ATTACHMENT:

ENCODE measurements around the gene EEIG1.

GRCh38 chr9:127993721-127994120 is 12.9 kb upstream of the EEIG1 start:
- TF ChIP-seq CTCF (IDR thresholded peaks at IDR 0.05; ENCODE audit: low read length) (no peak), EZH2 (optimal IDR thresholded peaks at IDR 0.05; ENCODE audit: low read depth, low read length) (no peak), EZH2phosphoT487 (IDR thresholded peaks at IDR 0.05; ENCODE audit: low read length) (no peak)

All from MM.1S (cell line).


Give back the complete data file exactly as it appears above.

ENCODE measurements around the gene EEIG1.

GRCh38 chr9:127993721-127994120 is 12.9 kb upstream of the EEIG1 start:
- TF ChIP-seq CTCF (IDR thresholded peaks at IDR 0.05; ENCODE audit: low read length) (no peak), EZH2 (optimal IDR thresholded peaks at IDR 0.05; ENCODE audit: low read depth, low read length) (no peak), EZH2phosphoT487 (IDR thresholded peaks at IDR 0.05; ENCODE audit: low read length) (no peak)

All from MM.1S (cell line).